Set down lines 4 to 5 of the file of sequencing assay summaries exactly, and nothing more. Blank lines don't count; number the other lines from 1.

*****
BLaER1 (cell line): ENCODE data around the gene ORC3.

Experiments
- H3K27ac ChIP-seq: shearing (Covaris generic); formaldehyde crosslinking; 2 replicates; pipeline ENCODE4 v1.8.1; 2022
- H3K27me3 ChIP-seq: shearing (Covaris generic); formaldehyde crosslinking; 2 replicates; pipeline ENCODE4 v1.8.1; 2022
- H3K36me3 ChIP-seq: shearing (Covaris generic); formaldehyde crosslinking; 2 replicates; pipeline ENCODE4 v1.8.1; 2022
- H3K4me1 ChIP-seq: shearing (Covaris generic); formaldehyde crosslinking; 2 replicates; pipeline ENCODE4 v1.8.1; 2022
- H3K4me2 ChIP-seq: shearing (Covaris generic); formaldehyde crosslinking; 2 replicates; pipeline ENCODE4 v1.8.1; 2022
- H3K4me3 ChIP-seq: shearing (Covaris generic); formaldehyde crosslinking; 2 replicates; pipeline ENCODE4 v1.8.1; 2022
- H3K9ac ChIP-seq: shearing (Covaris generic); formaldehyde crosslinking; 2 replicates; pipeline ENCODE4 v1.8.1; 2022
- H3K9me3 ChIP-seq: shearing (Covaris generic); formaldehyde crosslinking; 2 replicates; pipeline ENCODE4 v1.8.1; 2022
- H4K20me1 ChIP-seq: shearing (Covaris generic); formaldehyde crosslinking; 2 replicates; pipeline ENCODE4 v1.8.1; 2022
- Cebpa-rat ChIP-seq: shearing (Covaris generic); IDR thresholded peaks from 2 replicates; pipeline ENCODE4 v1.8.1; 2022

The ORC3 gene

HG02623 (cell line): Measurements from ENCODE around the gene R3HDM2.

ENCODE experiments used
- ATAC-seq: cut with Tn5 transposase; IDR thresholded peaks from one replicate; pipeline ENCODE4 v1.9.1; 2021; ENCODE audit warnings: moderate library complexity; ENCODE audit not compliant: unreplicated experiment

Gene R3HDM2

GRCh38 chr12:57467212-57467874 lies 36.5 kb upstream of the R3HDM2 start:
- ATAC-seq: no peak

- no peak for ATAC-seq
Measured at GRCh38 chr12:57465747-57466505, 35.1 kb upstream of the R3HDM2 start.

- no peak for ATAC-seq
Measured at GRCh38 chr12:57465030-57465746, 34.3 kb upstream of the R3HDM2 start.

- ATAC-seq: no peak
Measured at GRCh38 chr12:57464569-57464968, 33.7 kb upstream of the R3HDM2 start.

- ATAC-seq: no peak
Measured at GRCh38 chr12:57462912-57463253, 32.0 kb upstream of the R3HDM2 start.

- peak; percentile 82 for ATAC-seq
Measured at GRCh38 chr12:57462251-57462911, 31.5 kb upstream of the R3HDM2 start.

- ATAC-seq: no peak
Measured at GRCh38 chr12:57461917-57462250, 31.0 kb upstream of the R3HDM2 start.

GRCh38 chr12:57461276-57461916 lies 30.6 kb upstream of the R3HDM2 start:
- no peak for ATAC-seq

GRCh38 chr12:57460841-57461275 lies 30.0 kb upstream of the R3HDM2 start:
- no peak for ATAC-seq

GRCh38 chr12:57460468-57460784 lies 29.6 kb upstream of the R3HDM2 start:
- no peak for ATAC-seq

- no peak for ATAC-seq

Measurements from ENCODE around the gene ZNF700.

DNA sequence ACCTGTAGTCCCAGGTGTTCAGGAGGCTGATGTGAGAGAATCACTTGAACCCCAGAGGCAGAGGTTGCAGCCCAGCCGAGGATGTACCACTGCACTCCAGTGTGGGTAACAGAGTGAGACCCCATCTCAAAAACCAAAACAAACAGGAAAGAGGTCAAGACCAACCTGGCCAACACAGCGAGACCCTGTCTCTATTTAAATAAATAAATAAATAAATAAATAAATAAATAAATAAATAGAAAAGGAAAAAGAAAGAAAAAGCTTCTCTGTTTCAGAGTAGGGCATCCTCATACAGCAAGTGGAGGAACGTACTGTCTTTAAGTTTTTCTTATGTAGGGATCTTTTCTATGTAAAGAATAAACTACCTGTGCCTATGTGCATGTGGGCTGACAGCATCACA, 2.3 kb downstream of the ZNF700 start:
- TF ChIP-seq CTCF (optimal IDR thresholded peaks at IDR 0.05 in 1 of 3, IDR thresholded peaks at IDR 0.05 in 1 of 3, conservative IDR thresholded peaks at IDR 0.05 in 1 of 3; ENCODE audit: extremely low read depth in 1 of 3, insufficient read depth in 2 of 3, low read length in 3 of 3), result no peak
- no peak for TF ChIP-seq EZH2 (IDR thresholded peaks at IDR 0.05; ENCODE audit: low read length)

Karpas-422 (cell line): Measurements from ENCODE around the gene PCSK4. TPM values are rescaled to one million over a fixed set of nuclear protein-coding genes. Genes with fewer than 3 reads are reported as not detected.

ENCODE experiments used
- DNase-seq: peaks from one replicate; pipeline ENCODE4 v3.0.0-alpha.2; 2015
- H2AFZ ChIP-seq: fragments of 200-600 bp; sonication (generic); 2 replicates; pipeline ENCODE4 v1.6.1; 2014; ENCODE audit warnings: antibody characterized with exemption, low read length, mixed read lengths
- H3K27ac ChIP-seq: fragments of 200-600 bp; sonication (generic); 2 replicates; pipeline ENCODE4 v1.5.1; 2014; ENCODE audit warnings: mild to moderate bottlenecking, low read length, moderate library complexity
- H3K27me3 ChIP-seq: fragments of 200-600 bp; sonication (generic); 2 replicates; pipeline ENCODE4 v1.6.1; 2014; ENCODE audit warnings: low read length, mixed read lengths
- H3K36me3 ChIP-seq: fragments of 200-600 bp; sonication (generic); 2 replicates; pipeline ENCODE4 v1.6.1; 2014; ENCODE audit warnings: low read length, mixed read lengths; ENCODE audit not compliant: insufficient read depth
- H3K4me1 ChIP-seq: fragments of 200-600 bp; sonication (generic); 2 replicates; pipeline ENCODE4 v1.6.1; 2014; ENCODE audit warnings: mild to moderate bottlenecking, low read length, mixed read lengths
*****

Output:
- H3K27me3 ChIP-seq: shearing (Covaris generic); formaldehyde crosslinking; 2 replicates; pipeline ENCODE4 v1.8.1; 2022
- H3K36me3 ChIP-seq: shearing (Covaris generic); formaldehyde crosslinking; 2 replicates; pipeline ENCODE4 v1.8.1; 2022